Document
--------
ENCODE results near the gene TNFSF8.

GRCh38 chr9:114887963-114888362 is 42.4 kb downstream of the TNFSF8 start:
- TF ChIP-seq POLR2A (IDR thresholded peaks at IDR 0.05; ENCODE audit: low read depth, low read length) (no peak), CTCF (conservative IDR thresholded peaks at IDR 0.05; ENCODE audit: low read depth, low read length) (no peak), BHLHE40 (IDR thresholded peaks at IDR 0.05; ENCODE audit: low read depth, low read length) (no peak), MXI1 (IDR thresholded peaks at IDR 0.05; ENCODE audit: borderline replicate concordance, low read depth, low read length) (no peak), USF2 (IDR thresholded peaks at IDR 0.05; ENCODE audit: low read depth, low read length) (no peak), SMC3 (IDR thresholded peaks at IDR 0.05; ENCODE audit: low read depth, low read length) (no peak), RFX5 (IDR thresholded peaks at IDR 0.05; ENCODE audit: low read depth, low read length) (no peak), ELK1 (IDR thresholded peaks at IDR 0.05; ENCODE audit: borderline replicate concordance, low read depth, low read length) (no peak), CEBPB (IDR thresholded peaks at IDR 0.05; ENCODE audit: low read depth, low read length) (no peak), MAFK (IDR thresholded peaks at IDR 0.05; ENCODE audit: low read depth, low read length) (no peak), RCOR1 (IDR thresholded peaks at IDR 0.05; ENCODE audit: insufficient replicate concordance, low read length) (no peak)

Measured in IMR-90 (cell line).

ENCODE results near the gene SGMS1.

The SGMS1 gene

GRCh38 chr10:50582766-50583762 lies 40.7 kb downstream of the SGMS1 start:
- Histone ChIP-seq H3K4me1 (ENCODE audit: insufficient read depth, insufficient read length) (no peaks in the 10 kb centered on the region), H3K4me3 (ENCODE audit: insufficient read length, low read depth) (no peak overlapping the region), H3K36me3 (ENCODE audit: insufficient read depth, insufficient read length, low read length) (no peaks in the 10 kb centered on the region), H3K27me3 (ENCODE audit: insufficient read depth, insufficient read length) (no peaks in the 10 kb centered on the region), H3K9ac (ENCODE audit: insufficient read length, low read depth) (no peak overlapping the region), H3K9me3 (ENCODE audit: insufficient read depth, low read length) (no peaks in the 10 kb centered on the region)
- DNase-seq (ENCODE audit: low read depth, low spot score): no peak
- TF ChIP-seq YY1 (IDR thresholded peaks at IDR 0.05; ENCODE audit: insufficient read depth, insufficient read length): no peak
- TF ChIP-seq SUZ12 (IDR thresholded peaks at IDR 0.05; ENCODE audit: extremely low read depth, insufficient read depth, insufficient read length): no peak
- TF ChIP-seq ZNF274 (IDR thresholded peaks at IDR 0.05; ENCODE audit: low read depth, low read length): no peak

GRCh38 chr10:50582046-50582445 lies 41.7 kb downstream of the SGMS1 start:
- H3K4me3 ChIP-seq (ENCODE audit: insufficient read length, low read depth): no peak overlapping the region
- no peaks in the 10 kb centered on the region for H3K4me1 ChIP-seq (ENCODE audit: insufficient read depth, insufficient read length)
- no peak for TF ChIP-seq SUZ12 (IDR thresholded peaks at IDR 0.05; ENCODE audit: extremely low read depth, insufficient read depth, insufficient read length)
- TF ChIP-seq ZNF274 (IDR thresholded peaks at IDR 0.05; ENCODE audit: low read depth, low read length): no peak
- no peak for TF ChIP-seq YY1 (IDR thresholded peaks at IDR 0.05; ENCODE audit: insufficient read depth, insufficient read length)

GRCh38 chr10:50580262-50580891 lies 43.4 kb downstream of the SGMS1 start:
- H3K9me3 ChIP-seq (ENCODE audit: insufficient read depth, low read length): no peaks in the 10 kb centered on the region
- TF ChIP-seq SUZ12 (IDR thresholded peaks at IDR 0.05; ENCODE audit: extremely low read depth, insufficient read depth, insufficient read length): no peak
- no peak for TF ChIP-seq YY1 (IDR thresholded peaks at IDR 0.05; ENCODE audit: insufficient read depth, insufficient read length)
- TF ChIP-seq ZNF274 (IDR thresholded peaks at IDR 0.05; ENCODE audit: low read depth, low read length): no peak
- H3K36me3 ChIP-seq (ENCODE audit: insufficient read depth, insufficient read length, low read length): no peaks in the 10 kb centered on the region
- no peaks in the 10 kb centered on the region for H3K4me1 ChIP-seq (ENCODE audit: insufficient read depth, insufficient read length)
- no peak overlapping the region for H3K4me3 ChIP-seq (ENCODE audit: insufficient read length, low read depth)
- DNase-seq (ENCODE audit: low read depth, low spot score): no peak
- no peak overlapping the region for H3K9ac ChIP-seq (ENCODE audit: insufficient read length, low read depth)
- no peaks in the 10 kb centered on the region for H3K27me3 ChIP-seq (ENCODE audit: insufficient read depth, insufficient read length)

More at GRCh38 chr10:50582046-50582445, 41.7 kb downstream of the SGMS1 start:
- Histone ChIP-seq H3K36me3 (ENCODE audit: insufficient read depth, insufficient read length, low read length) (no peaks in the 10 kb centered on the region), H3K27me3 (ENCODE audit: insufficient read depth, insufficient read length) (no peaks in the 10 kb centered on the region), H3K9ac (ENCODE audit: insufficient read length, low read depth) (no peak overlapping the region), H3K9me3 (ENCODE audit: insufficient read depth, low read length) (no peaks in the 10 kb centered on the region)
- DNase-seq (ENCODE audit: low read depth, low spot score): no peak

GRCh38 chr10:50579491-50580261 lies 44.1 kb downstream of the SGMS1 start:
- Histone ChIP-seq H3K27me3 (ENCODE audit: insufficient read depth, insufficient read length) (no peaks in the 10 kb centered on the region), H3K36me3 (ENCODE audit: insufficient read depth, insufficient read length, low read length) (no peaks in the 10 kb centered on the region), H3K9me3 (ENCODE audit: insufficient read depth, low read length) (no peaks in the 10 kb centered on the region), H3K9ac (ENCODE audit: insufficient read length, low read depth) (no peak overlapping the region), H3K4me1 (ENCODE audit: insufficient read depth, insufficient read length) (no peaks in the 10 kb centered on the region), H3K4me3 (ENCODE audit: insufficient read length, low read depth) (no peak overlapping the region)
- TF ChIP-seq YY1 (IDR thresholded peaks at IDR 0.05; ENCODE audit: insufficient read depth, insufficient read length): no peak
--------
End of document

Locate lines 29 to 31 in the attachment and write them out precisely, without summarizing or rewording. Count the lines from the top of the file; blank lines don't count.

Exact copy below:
- no peaks in the 10 kb centered on the region for H3K27me3 ChIP-seq (ENCODE audit: insufficient read depth, insufficient read length)

More at GRCh38 chr10:50582046-50582445, 41.7 kb downstream of the SGMS1 start:
- Histone ChIP-seq H3K36me3 (ENCODE audit: insufficient read depth, insufficient read length, low read length) (no peaks in the 10 kb centered on the region), H3K27me3 (ENCODE audit: insufficient read depth, insufficient read length) (no peaks in the 10 kb centered on the region), H3K9ac (ENCODE audit: insufficient read length, low read depth) (no peak overlapping the region), H3K9me3 (ENCODE audit: insufficient read depth, low read length) (no peaks in the 10 kb centered on the region)